The key difference between Adiabatic and isentropic processes is that adiabatic processes can be either reversible or irreversible, while an isentropic process is a reversible process.
In chemistry, we divide the universe into two parts. The part we are interested in is a system, and the rest is the surrounding. A system can be an organism, a reaction vessel or even a single cell. We can distinguish the systems by the kind of interactions they have or by the types of exchanges that take place. Sometimes, matter and energy exchange through the system boundaries. The exchanged energy can take several forms such as light energy, heat energy, sound energy, etc. If the energy of a system changes because of a temperature difference, we say there has been a flow of heat. However, some processes involve temperature variations but no heat flow; these are known as adiabatic processes. An isentropic process is a type of adiabatic process.
What are Adiabatic Processes?
Adiabatic change is a change in which no heat is transferred into or out of the system. Heat transfer can be mainly stopped in two ways. One is by using a thermally insulated boundary so that no heat can enter or exit. For example, a reaction that occurs in a Dewar flask is adiabatic. The other method an adiabatic process can take place is when a process takes place very rapidly; thus, there is no time left to transfer heat in and out.
In thermodynamics, we show the adiabatic changes by dQ=0. In these instances, there is a relationship between the pressure and the temperature. Therefore, the system undergoes changes due to pressure in adiabatic conditions. This is what happens in cloud formation and large scale convectional currents. At higher altitudes, there is lower atmospheric pressure. When air heats up, it tends to go up. Because the outside air pressure is low, the rising air parcel will try to expand. When expanding, the air molecules do work, and this will affect their temperature. This is why the temperature reduces when rising up.
According to thermodynamics, the energy in the parcel remains constant, but it can be converted to do the expansion work or to maintain its temperature. There is no heat exchange with the outside. This same phenomenon applies to air compression, too (e.g., a piston). In that situation, when the air parcel compresses, temperature increases. These processes are called adiabatic heating and cooling.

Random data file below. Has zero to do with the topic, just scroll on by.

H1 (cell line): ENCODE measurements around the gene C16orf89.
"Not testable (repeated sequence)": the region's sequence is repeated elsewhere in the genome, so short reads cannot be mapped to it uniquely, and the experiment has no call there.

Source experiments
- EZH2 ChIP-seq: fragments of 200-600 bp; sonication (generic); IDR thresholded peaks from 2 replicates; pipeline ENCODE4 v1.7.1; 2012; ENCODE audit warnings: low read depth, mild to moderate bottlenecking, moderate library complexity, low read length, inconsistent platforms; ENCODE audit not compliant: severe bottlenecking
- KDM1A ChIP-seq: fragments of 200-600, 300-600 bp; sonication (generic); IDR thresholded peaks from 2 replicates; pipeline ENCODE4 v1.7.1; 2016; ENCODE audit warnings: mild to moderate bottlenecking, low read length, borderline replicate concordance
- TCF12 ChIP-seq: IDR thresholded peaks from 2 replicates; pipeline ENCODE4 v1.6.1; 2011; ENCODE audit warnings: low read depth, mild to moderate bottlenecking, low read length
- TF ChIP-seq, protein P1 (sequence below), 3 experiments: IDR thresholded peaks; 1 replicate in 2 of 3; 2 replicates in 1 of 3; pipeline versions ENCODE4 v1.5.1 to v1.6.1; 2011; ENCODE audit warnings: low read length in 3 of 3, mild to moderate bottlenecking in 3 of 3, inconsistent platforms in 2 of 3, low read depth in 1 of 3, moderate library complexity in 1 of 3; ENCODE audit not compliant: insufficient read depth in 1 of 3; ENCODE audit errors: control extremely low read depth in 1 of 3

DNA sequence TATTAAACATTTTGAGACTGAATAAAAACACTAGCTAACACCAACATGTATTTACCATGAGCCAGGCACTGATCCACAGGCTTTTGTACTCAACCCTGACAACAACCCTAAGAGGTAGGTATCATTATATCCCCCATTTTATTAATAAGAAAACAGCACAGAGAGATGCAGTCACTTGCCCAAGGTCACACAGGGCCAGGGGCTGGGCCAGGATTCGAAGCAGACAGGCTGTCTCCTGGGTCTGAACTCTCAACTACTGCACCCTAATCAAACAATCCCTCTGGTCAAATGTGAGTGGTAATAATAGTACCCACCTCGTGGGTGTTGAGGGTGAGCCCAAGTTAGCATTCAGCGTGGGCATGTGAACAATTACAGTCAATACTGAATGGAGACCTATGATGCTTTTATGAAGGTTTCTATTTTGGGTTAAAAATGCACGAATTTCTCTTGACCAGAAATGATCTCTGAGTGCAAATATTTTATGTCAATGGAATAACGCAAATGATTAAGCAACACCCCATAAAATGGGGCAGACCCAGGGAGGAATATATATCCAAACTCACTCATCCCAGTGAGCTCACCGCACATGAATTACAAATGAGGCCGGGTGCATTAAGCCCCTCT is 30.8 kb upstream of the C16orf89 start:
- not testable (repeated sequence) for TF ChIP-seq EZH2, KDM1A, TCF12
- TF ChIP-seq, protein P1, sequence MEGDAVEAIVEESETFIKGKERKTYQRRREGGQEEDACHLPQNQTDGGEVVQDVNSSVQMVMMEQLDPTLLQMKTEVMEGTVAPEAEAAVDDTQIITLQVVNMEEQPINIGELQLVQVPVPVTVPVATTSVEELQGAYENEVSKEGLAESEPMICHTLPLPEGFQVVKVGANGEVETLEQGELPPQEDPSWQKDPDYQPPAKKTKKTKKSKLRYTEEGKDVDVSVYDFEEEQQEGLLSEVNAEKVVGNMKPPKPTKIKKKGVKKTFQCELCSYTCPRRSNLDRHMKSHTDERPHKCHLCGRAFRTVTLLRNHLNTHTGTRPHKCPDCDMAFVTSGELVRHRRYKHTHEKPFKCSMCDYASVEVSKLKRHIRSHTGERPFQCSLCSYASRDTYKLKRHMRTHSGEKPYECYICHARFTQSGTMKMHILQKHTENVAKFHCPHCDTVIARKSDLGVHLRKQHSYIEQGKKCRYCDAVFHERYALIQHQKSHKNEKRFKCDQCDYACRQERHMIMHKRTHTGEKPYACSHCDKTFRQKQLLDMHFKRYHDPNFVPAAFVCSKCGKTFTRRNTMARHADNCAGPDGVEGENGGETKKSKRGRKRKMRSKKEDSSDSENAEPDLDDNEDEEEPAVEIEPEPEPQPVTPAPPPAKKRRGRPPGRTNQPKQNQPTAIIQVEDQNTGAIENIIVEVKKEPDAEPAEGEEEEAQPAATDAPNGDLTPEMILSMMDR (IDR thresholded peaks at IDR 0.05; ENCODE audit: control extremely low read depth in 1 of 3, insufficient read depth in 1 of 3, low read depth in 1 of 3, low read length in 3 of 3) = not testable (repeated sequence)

What are Isentropic Processes?
Spontaneous processes increase the entropy of the universe. When this happens, either system entropy or the surrounding entropy may increase. An isentropic process happens when the system entropy remains constant.
A reversible adiabatic process is an example of an isentropic process. Moreover, the constant parameters in an isentropic process are entropy, equilibrium and heat energy.
What is the Difference Between Adiabatic and Isentropic Processes?
An adiabatic process is a process in which no heat transfer takes place, while an isentropic process is an idealized thermodynamic process that is both adiabatic and reversible. Hence, the key difference between adiabatic and isentropic processes is that adiabatic processes can be either reversible or irreversible while isentropic processes are reversible. Furthermore, an adiabatic process occurs without any heat transfer between the system and surrounding while an isentropic process occurs with no irreversibility and no heat transfers.
Summary – Adiabatic vs Isentropic Processes
An adiabatic process is a process where no heat transfer takes place. An isentropic process is an idealized thermodynamic process that is both adiabatic and reversible. Hence, the key difference between adiabatic and isentropic processes is that adiabatic processes can be either reversible or irreversible, while isentropic processes are reversible.
1. “The Laws of Thermodynamics I.” Thermodynamics and Introductory Statistical Mechanics, 2005, pp. 14–31., doi:10.1002/047168175x.ch3.